U.S. Democratic presidential nominee Joe Biden said Thursday his promise to gradually shift the United States from a reliance on fossil fuels doesn’t mean he will impose an outright ban, after addressing the subject at his final debate with President Donald Trump.
Trump seized on Biden’s comments during the debate where the former vice president said the U.S. needs “other industries to transition to get to ultimately a complete zero emissions by 2025.”
“I would transition from the oil industry, yes,” Biden said.
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Trump visibly reacted to Biden’s comments in real time, saying, “That’s a big statement” before claiming it amounted to a ban on oil and gas.
“He is going to destroy the oil industry,” Trump said. “Will you remember that Texas? Will you remember that Pennsylvania, Oklahoma, Ohio?”
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Boarding his plane to fly back to his home in Delaware after the debate, Biden told reporters, “Eventually we’re going to have to go to all (alternative energy). But we’re not going to ban fossil fuels.”
“We’ll get rid of the subsidies of fossil fuels, but we’re not getting rid of fossil fuels for a very long time,” he said. “Besides, a lot more jobs are going to be created in other alternatives.”
In a call with reporters Thursday night, deputy campaign manager Kate Bedingfield clarified that Biden was talking about eliminating oil subsidies when he said he would “transition away from the oil industry.”
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Biden said during the debate that he would shift federal subsidies away from the oil and gas industry and towards solar and wind power, both of which Trump has criticized and mocked during his time in office and as a presidential candidate in 2015 and 2016.
Many of the states Trump named are considered must-wins for both candidates if they want to seize the White House on Nov. 3, and all of their economies rely heavily on the energy industry.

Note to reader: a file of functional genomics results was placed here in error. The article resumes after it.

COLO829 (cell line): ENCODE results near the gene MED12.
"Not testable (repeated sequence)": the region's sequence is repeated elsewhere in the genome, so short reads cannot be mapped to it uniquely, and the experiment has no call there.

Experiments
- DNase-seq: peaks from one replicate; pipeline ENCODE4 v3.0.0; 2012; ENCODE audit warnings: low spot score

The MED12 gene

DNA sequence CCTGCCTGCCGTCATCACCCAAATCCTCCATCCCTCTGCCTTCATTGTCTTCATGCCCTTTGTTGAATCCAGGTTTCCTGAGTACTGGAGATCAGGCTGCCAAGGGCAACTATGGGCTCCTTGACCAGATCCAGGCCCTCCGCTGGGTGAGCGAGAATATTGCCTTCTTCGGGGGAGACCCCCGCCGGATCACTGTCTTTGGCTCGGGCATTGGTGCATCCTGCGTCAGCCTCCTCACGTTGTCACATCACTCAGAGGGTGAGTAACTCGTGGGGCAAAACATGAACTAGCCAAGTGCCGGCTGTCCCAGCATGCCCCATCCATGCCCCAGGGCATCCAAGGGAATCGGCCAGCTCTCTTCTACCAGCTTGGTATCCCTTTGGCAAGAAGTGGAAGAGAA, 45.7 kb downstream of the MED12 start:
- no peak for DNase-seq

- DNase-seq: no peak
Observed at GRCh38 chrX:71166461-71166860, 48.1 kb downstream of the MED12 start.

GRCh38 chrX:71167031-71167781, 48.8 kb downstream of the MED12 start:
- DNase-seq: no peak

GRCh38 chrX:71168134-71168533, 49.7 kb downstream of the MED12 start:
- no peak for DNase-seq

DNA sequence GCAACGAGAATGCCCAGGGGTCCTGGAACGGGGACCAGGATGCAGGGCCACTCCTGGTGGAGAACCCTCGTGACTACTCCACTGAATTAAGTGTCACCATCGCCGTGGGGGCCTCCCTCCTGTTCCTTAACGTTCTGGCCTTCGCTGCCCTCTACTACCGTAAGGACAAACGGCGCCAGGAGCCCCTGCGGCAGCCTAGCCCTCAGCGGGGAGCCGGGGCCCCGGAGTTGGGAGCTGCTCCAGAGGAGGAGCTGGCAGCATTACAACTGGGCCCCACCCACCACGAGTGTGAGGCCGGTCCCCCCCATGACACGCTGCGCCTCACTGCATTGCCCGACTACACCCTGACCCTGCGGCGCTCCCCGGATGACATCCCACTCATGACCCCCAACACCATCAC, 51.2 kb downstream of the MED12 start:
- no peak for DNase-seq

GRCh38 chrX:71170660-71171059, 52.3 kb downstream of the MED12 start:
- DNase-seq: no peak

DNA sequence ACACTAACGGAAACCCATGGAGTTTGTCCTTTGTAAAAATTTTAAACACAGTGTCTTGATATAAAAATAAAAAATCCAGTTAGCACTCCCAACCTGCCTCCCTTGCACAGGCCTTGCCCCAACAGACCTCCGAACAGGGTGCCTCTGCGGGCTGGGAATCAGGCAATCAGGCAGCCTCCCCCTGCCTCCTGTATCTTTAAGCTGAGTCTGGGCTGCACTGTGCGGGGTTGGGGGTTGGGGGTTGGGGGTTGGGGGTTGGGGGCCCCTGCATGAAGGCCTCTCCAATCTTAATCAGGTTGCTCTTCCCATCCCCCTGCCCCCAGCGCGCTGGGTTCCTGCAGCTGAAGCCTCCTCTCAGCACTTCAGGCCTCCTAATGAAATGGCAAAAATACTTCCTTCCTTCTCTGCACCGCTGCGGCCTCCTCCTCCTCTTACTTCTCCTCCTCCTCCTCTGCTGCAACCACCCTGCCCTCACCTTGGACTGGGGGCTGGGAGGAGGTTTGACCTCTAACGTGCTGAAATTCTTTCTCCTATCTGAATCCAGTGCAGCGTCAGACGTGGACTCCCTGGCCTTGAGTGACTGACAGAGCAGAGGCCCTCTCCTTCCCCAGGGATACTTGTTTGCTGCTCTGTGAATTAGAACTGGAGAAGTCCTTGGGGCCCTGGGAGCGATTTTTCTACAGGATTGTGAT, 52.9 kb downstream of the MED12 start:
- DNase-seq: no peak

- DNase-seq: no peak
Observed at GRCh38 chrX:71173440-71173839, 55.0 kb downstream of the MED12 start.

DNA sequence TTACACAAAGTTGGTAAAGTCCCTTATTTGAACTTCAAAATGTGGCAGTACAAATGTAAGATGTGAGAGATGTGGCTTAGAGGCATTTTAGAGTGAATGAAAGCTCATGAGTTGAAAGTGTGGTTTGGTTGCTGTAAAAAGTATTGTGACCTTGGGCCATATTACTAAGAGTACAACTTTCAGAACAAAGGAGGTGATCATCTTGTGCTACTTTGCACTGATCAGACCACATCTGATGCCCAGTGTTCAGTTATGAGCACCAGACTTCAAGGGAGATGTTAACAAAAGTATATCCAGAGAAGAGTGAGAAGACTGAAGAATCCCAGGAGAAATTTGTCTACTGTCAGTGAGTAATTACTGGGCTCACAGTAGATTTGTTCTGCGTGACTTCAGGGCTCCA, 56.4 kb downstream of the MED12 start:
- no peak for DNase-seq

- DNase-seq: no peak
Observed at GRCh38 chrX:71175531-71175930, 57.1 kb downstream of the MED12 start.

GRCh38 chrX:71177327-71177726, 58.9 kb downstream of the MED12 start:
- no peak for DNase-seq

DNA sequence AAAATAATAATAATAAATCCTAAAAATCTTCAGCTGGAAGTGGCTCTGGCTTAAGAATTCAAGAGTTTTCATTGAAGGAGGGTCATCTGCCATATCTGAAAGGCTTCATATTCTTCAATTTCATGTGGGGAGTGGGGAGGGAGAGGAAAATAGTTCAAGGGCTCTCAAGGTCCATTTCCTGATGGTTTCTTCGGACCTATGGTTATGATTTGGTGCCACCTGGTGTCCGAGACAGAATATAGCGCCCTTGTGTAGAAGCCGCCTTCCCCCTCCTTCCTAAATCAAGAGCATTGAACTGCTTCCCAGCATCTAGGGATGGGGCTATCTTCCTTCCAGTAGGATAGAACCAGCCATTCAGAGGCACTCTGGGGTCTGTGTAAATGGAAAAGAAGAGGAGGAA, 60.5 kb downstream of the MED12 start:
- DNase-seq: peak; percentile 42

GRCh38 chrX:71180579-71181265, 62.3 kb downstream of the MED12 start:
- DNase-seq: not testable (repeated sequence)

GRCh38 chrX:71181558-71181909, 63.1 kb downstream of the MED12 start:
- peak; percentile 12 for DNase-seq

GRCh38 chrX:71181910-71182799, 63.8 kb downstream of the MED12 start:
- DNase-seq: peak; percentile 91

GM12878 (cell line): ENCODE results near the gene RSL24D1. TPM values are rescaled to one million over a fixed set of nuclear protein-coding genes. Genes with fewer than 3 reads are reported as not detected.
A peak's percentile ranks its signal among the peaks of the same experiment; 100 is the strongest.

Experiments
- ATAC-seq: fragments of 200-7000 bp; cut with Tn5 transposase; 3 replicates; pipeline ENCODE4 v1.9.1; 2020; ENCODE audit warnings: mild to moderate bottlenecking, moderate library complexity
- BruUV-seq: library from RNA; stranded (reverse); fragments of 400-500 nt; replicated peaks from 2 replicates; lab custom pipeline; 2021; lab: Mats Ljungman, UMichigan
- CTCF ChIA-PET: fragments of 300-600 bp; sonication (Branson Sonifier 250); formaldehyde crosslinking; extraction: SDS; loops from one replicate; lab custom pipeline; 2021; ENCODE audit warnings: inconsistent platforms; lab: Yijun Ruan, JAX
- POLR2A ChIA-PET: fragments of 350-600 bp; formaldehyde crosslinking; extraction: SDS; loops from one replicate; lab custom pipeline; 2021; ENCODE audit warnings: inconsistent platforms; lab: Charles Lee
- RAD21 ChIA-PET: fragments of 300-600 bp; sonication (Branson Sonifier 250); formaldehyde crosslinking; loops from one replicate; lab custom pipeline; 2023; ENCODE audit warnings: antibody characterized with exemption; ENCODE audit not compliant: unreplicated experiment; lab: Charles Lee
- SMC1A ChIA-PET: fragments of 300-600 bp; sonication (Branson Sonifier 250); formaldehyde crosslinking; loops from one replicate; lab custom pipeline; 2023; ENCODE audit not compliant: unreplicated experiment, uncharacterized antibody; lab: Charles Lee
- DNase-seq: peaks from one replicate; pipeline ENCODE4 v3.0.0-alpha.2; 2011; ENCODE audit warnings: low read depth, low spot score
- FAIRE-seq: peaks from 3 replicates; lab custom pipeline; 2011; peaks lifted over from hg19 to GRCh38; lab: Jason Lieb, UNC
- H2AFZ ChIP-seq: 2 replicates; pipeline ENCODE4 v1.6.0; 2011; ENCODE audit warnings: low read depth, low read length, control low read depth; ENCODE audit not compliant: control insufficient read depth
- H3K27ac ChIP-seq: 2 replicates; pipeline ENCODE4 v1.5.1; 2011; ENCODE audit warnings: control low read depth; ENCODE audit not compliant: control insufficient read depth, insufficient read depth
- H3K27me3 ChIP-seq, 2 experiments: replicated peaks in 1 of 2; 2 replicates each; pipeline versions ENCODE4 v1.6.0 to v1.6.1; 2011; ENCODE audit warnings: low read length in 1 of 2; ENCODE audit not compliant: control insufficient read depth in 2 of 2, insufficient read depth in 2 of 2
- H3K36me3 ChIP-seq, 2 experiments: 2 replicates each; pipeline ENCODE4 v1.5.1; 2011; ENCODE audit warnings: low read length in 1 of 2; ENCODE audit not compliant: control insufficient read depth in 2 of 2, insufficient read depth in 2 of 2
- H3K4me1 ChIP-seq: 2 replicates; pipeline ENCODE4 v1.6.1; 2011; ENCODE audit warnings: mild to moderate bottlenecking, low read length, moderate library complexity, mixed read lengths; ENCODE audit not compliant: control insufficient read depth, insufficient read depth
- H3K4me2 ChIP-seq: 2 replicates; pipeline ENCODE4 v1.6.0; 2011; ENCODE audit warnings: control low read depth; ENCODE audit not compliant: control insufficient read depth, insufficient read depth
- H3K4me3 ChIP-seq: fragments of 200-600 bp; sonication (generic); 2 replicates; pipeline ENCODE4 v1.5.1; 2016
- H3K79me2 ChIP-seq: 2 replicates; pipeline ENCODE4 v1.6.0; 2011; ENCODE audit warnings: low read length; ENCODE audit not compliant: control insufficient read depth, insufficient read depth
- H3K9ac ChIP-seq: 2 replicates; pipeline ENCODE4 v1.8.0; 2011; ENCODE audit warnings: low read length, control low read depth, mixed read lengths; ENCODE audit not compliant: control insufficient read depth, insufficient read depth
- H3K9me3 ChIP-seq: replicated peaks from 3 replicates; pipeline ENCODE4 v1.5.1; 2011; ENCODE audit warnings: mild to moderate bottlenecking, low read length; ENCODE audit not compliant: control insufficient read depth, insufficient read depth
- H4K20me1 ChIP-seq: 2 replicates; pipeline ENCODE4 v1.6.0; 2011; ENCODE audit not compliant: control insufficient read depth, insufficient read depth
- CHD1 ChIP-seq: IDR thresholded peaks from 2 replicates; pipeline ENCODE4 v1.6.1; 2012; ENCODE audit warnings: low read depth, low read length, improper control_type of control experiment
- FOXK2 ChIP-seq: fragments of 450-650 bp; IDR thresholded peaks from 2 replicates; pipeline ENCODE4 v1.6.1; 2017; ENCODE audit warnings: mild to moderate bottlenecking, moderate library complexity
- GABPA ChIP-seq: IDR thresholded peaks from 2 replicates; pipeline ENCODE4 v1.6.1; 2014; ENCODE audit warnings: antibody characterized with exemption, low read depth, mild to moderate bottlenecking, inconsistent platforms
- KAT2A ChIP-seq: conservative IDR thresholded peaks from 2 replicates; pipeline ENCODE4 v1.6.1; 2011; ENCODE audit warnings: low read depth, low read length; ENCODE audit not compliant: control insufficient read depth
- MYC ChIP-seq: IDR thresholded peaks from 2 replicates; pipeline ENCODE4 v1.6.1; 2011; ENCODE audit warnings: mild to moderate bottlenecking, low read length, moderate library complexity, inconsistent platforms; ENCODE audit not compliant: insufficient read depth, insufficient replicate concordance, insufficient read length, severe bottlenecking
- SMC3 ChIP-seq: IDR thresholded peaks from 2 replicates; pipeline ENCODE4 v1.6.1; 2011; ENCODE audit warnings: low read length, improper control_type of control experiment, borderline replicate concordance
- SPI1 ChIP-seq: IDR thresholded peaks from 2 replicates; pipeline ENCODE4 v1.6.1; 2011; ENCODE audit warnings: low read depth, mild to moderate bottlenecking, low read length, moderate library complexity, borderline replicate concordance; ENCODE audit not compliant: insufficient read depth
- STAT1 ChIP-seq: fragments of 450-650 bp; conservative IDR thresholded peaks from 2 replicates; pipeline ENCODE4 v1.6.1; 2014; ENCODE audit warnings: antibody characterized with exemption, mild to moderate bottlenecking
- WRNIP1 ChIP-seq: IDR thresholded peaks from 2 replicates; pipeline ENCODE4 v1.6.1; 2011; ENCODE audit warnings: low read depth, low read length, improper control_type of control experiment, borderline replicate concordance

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Democrats are focusing some of their most concerted efforts onto Texas, long a Republican stronghold that has the potential to flip due to changing demographics.
Republicans, including former Texas Governor Rick Perry, who served as energy secretary under Trump, immediately pounced, saying Biden would kill millions of jobs.
The American Petroleum Institute, a trade association representing the oil and gas industry, said in a statement that restricting oil and gas production would “jeopardize America’s economic recovery,” increase energy costs, eliminate jobs and shift energy production oversees.
Kendra Horn, a Democratic U.S. representative from Oklahoma seeking re-election, distanced herself from Biden, saying on Twitter that oil and gas policy is “one of the places Biden and I disagree.”
Trump also accused Biden of planning to ban hydraulic fracturing, a process of extracting natural gas from shale that is opposed by many environmentalists. Biden said he would ban fracking on federal land only.
Fracking is an issue in western Pennsylvania, a crucial battleground state in the election.
The president mocked a part of Biden’s climate plan that called for more efficient buildings, saying Biden would “knock down buildings and build new buildings with little tiny small windows.”
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Environmentalists have complained for years that presidential candidates’ views on climate change have not been emphasized enough in presidential debates.
But heat waves and wildfires in the Western United States and uncommonly powerful storms battering other parts of the country have put climate issues in the spotlight.
Polling has shown that the economy and health care have overtaken the environment as voters’ chief concerns heading into the 2020 election, however, due to the coronavirus pandemic.
—With files from the Associated Press and Reuters
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